Every team needs people that can walk into a changing room and light it up. You can’t put your finger on why they’re so good. When the chips are down, someone that just lifts the mood a little bit, not even because trying to, just their general presence does it. I think Kevin Sinfield has potentially got that sort of character.
I also think Borthwick has been really clever by bringing in Nick Evans for this, as well. Obviously, we don’t know whether it’ll work yet, and that’s probably why it’s a short-term contract, but I think if you look at Nick, he’s very much a different personality. He’s a very sunshiny guy and is another one that could lift the mood. He’ll be a good foil for Steve, and he’ll be looking to play the attacking brand of rugby that we’re used to seeing with Harlequins.
How do you expect England’s style of play to change under the new coaching staff?
I don’t. People’s perception of your game plan is based on three or four moments in a game. You can play the most negative, statistically-based game plan, but you take your chances to score tries and suddenly everyone goes ‘Oh, why can’t we attack like that team?’ New Zealand used to do it, back around 2005 when they were beating everyone. They’d kick more than anyone else, but when they got an opportunity, they’d go through the gears and tear you apart.
I don’t think they need to change much. You see teams like Northampton or Harlequins in the league, and I don’t think you can play that style at Test level and get away with it. Both those teams play in a league system and when you’re challenged psychologically, you can fall apart. If that happens in a Six Nations or a World Cup, it’s fatal. You don’t have the whole season to have these ups and downs. That’s why Test rugby is a little bit more conservative in some respects.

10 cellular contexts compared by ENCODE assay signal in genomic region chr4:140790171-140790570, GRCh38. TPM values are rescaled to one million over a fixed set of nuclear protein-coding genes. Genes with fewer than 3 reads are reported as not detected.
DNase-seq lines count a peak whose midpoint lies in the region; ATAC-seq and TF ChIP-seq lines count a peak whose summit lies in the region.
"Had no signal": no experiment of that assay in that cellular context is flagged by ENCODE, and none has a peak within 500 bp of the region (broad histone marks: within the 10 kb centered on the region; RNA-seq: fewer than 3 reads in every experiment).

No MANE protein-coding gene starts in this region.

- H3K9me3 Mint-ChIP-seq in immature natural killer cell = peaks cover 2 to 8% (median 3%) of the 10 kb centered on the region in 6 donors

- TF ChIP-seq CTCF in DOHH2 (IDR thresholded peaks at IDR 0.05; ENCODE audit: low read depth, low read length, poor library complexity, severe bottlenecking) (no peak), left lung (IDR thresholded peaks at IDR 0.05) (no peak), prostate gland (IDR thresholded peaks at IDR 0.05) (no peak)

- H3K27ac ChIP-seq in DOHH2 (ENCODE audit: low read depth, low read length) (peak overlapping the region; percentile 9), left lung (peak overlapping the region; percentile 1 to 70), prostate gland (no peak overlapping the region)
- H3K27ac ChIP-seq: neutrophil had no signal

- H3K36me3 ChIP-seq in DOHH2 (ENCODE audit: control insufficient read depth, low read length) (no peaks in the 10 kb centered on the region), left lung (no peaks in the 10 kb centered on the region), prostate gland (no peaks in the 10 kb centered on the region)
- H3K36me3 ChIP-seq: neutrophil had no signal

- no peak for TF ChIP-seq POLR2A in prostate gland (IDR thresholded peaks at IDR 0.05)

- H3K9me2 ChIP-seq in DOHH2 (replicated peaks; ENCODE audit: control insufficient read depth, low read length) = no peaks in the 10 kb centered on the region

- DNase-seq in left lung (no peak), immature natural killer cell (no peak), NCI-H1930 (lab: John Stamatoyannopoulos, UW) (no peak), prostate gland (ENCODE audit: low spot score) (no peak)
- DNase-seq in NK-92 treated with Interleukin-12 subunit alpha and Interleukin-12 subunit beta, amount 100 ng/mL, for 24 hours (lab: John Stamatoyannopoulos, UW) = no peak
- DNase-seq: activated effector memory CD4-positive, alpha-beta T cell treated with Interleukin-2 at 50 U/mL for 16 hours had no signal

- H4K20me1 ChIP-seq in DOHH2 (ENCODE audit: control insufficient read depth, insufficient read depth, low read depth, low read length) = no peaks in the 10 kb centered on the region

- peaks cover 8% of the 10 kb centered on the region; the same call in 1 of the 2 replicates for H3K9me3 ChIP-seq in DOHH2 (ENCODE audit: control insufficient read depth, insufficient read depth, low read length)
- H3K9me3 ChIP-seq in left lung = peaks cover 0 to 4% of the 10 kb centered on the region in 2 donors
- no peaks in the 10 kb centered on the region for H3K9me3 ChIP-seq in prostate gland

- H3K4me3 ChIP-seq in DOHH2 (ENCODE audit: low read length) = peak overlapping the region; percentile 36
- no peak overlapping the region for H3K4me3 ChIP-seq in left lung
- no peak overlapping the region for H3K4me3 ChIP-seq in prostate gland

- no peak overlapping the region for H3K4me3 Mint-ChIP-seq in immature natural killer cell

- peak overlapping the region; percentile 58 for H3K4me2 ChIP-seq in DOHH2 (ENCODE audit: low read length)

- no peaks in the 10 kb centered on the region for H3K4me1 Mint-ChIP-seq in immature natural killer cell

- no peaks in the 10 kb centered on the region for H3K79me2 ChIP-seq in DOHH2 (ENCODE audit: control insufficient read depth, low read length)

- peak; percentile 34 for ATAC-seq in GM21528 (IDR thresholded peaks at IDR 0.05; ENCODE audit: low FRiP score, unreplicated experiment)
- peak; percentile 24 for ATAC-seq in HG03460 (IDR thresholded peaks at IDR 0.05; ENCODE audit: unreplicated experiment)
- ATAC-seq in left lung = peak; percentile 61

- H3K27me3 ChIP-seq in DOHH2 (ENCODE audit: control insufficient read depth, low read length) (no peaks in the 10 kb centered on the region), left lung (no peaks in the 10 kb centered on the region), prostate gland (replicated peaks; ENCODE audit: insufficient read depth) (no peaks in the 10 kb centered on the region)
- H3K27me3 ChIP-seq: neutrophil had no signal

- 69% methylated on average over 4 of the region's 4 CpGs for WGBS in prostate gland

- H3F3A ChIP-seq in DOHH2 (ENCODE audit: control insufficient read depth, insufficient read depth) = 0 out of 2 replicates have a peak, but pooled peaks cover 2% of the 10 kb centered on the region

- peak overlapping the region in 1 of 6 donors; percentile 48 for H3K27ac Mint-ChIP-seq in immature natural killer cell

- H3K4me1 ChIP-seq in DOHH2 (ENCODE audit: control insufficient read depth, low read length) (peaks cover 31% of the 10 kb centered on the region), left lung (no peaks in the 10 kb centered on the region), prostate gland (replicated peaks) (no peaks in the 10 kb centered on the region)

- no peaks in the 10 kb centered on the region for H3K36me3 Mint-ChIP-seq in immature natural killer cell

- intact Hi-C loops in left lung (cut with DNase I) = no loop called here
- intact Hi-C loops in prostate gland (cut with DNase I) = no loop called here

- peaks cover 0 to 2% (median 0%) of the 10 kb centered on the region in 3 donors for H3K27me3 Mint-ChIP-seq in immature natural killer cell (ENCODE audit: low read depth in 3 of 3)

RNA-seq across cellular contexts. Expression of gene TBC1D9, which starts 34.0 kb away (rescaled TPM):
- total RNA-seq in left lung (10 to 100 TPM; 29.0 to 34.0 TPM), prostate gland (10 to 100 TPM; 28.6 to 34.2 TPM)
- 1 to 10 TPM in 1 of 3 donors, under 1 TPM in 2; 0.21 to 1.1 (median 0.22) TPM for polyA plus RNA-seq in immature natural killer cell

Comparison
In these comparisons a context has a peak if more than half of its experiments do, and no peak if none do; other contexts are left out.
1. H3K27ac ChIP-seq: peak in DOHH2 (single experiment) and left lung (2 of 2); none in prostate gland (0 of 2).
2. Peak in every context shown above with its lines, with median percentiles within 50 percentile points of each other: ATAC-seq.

Look at South Africa in the World Cup final, everyone said they played us off the park. They had two wingers that were absolutely amazing and tore us to pieces, but apart from that, they were just really horrible to play against and difficult to beat. They won the physical battle, and then those guys had a bit more time to play.
How would you assess the strengths and weaknesses of the England squad?
I’m happy with it. The one area we were really worried about, and it’s come back to bite us, is hooker because Luke Cowan-Dickie is out long-term, then Jamie George got injured. Everyone’s very aware that we can’t rush him back. So, that’s one area that England are very short. It creates opportunities for the guys coming in, but that’s an area of concern.
Another big area that England needs to sort out now, but also with a view to the World Cup, is obviously the midfield. At the moment it’s Manu [Tuilagi] vs Dan Kelly. I know Borthwick really likes Dan Kelly, but Manu still puts that fear factor in the opposition and occupies a lot of the mental space of defences, even if he’s not getting the ball. I don’t think he’s in his best run of form but there have been glimpses at midway through this season. Ollie Lawrence coming in has been tearing up trees for Bath.